The 25 states have threatened to take no action on the bills unless four more constitutional amendment bills are considered and passed by the National Assembly.
Only 11 of Nigeria’s 36 state legislatures have considered and voted on the 44 constitution amendment bills passed by the National Assembly earlier in the year.
The states whose houses of assembly have voted on the bills are Abia, Akwa Ibom, Anambra, Delta, Edo, Kaduna, Katsina, Kogi, Lagos, Ogun and Osun states.
This comes about six months after the bills were passed and transmitted to the states for their legislative votes.
Twenty-five other states have failed to consider the bills.
The states have threatened to take no action on the bills unless four more constitutional amendment bills are considered and passed by the National Assembly.
The four are bills to:
*Establish State Police;
*Establish State Judicial Council;
*Streamline the procedure for removing Presiding Officers of State Houses of Assembly and,
*Institutionalise Legislative Bureaucracy in the Constitution.
These demands were contained in a letter from the Conference of Speakers to the National Assembly Joint Committee on Constitutional Review.
The Deputy Senate President, Ovie Omo-Agege, made this known in a press conference on Tuesday.
The 44 bills were passed by the Senate and House of Representatives on 1 March and transmitted to the State Houses of Assembly.
Only the 44 bills were passed out of 68 considered by the lawmakers in the constitution amendment.
PREMIUM TIMES reported the voting process of the constitution amendment and how the lawmakers voted on each bill.
This newspaper also reported how the lawmakers rejected all the five gender bills that sought to promote more opportunities for women in political parties, governance and the society at large – triggering protests from over 200 women groups across the country.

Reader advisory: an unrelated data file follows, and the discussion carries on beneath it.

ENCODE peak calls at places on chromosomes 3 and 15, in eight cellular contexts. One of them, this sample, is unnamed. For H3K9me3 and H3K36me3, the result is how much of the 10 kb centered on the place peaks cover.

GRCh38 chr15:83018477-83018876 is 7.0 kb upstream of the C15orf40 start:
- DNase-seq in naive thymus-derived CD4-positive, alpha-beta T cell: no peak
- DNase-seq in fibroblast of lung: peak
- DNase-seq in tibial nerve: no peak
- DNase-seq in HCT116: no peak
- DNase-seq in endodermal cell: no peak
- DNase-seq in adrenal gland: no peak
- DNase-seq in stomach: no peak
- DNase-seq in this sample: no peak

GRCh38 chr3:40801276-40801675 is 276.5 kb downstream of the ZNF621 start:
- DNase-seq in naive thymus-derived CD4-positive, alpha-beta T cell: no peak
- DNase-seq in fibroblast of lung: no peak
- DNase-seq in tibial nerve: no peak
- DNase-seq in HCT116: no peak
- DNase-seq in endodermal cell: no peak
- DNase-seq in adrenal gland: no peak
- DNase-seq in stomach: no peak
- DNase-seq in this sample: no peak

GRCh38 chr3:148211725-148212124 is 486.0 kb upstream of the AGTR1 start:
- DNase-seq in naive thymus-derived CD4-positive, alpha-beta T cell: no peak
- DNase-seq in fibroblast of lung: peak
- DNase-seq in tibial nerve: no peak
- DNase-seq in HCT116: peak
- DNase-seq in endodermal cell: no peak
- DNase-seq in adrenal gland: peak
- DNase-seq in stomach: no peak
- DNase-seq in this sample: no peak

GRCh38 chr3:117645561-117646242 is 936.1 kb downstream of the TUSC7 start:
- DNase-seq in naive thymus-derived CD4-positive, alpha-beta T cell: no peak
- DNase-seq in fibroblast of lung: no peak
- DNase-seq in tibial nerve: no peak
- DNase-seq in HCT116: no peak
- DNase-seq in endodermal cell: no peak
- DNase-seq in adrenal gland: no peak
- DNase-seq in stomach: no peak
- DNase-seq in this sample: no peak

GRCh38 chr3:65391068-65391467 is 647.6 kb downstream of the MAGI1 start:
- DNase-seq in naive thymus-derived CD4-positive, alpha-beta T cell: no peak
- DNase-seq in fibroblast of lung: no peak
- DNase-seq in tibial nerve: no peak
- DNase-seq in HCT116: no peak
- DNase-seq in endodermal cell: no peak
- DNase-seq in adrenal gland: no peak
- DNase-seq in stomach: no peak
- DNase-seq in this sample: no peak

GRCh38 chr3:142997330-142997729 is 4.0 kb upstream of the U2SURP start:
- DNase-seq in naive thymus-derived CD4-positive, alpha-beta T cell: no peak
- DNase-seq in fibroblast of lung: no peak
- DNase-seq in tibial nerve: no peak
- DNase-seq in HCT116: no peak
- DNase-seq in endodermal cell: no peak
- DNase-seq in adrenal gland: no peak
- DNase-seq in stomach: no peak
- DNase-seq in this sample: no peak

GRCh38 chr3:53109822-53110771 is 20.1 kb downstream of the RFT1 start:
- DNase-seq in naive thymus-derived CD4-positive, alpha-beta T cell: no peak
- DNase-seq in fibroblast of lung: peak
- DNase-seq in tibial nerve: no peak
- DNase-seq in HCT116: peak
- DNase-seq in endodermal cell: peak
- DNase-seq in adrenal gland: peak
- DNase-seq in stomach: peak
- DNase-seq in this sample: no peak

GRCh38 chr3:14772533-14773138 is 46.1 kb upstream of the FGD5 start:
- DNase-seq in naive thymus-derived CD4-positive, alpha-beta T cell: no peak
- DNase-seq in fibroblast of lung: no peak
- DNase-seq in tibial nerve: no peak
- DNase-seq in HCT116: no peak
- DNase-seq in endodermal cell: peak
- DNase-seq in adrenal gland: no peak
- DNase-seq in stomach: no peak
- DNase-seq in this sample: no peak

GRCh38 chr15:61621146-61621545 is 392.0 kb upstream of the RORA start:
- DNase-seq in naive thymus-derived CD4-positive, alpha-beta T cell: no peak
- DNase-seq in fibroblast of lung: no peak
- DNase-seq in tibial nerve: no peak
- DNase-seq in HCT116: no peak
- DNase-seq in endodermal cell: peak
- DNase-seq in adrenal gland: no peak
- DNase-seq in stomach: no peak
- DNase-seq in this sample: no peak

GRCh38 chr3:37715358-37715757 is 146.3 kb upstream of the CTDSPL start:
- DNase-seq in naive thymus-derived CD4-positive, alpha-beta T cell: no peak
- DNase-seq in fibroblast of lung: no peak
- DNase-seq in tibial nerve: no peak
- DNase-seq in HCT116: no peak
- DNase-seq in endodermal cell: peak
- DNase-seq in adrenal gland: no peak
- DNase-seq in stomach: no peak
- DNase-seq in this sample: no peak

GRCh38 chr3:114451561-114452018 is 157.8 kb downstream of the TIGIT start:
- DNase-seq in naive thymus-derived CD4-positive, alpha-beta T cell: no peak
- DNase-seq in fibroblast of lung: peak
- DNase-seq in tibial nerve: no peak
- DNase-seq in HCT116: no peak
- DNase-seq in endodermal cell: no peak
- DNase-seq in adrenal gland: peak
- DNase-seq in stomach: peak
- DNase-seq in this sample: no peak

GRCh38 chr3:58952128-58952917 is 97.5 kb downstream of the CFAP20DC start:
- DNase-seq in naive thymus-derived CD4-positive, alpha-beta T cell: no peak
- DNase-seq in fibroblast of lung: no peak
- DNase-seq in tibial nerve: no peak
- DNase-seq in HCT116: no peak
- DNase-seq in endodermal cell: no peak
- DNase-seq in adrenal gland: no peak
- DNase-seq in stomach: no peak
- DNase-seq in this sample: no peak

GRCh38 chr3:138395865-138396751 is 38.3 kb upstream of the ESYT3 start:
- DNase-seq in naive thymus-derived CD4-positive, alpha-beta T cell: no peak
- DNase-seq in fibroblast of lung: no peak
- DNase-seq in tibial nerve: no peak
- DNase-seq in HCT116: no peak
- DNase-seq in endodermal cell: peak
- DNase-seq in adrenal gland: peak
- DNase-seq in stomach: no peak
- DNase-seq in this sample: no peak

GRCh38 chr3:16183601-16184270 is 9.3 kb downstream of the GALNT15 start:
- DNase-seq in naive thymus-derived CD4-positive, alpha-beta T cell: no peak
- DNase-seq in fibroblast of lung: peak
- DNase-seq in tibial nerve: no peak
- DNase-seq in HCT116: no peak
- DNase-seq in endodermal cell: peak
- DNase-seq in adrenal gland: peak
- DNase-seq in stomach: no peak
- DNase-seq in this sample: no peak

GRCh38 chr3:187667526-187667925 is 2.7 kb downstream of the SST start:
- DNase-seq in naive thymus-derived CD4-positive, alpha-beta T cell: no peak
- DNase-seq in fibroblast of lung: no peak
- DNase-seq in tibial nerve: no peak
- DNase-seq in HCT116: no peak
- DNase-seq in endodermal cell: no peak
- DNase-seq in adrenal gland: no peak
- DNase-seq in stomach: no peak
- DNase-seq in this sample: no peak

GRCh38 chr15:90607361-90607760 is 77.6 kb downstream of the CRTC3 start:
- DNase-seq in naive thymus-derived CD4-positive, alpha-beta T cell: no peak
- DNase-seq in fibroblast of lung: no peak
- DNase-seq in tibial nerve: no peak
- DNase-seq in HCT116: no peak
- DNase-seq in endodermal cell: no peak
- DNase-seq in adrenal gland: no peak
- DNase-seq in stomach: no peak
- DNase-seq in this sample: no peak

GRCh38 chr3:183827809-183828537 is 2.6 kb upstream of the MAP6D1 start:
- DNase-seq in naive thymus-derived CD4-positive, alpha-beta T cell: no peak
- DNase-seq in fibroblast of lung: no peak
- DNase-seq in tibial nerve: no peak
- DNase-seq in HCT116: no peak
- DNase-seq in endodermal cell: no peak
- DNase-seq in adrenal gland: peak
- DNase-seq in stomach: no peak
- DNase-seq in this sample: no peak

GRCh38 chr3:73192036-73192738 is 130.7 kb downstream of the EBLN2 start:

The federal legislature also voted to deny citizenship to the foreign-born husbands of a Nigerian women and the ability to take indigeneship of their husbands’ states after five years of being together.
Governors, State Assemblies frustrating process
Addressing journalists, Mr Omo-Agege who chairs the National Assembly Joint Committee on Constitution Review, described the refusal of the state assemblies to vote on the bills as disheartening and worrisome.
While he said the National Assembly is not averse to acting on any proposed bill appropriately tabled before it, the lawmaker said it is legally inappropriate for the Conference of Speakers to use the four bills as a quid pro quo to act on the 44 bills.
He also accused some state governors of interfering in the affairs of State Houses of Assembly and turning some of its lawmakers to puppets for their selfish gains.
“It is clear that this letter is not in keeping with the obligation of the Constitution,” he said. “We are aware of the undue interference with legislative processes and the political capture of some State Houses of Assembly by some state governors.
“No doubt, some state governors have worked tirelessly to turn the Conference of Speakers and some State Assemblies into political puppets, thereby undermining and delegitimising the legislative institution at the state level. This interference has been ramped up, especially in opposition to the Bills granting financial and administrative autonomy to Local Governments,” Mr Omo-Agege said.
He said the National Assembly will ignore the brazen attempt by some governors to truncate a constitutional process. He called on civic and professional groups to prevail on the Conference of Speakers to withdraw their threat to truncate the constitution amendment process.
It is not clear if the Senate will reconsider the proposed bills.
However, Constitution amendment bills require the approval of two thirds (24) of the 36 State Houses of Assembly before they can be presented for the president’s assent.
The president of the Nigerian Labour Congress, Ayuba Wabba, and representatives of other labour unions like Parliamentary Staff Association of Nigeria, called on state governors to stop interfering in the legislative activities of state assemblies.
They also admonished the state assemblies to approve local government autonomy.
A total of N1 billion was earmarked for the constitution review process and when asked how much has been expended so far, Mr Omo-Agege said he had no idea.